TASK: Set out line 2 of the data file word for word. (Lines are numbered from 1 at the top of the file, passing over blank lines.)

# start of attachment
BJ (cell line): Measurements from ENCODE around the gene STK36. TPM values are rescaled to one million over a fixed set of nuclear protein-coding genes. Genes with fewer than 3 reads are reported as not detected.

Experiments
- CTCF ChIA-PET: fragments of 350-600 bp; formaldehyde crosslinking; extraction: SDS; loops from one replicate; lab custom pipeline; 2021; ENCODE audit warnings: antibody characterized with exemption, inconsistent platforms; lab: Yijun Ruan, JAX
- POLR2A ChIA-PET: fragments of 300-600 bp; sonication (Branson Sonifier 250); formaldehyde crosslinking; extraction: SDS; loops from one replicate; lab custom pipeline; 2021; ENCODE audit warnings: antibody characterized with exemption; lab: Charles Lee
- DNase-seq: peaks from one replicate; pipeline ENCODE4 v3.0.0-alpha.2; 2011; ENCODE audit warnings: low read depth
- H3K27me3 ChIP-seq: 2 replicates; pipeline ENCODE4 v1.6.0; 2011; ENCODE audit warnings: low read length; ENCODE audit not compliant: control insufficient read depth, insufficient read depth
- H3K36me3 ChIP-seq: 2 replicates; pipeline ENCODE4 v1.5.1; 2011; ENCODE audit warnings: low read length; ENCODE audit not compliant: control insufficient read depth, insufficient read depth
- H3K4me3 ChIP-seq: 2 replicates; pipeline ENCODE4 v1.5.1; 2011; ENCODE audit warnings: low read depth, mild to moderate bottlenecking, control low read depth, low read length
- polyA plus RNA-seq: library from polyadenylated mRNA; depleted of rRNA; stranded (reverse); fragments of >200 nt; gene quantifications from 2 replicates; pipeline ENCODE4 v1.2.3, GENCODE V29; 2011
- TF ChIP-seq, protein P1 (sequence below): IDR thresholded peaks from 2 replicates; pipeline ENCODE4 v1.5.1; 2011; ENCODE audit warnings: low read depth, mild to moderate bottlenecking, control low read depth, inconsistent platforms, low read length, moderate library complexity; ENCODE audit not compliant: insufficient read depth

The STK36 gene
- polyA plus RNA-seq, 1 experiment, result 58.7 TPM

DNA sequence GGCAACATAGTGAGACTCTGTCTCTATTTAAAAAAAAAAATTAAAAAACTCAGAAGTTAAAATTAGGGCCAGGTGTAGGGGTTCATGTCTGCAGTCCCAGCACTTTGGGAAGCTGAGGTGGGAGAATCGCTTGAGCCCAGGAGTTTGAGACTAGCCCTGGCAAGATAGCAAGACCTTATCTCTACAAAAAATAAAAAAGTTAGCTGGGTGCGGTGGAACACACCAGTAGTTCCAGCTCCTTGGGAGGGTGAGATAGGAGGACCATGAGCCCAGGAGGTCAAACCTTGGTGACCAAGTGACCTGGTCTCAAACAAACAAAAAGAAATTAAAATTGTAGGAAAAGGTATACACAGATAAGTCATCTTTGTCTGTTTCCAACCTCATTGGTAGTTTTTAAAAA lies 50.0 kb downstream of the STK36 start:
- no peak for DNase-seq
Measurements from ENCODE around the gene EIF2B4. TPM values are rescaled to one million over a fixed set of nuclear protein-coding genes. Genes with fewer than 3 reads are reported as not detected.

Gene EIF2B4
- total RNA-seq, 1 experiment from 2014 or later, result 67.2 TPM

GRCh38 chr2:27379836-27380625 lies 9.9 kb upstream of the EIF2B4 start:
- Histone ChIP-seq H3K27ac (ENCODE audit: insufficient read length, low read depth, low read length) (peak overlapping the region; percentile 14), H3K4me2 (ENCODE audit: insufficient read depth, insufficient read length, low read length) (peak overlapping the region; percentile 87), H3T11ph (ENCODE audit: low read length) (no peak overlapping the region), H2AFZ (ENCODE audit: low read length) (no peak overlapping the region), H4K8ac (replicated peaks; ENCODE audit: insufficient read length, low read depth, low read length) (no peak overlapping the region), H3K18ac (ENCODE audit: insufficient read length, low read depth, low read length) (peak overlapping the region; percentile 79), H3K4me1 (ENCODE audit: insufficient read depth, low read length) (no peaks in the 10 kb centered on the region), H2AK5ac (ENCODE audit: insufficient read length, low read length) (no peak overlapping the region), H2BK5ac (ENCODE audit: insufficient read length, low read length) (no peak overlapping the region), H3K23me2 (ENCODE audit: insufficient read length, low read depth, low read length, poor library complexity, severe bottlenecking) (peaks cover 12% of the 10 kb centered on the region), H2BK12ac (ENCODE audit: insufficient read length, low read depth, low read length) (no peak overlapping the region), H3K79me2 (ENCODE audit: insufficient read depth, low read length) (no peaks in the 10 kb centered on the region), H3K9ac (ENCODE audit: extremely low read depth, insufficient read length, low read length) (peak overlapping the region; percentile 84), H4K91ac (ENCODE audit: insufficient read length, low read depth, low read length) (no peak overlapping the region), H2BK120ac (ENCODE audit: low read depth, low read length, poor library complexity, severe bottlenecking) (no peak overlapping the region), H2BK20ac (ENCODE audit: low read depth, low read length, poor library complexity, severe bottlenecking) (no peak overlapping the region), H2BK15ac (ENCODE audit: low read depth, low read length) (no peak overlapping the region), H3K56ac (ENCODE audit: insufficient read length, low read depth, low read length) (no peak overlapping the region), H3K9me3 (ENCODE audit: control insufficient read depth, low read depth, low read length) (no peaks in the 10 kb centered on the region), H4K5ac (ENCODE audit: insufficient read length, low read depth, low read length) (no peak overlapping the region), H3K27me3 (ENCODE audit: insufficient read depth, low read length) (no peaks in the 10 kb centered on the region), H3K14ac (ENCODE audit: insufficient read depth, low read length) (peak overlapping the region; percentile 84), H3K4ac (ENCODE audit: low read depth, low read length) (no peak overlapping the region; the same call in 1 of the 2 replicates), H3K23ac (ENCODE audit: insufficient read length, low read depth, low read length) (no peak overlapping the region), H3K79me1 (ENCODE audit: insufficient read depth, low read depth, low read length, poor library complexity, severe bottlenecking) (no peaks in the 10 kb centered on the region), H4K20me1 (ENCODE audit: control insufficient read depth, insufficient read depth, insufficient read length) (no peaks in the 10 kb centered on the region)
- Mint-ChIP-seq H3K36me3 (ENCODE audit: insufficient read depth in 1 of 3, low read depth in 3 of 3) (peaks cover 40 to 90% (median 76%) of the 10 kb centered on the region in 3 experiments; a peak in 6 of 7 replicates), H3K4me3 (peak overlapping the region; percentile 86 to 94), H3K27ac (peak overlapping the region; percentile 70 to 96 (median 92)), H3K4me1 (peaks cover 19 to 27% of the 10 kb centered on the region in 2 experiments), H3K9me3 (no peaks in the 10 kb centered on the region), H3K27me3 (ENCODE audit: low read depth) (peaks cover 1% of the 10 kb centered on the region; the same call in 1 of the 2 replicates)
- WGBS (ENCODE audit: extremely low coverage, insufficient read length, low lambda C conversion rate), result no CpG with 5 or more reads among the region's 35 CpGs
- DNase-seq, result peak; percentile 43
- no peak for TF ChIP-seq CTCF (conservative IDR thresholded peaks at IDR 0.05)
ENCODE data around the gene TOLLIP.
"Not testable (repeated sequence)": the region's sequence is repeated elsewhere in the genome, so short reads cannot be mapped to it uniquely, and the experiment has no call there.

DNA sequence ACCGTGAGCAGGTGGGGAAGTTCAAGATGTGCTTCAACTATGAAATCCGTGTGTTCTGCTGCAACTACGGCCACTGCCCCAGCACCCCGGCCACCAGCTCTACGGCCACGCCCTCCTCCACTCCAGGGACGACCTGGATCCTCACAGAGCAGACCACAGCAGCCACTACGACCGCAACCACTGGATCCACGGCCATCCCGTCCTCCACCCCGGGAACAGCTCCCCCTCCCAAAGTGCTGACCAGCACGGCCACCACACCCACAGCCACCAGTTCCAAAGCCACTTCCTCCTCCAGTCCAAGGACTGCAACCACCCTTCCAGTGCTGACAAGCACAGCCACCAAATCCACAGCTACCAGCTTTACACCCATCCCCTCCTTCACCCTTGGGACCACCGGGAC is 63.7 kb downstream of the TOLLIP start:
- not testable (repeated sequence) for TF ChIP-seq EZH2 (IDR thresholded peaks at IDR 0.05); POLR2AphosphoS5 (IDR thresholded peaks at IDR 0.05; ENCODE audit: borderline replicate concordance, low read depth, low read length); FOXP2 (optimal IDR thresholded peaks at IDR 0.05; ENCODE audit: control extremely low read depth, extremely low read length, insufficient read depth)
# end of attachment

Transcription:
Experiments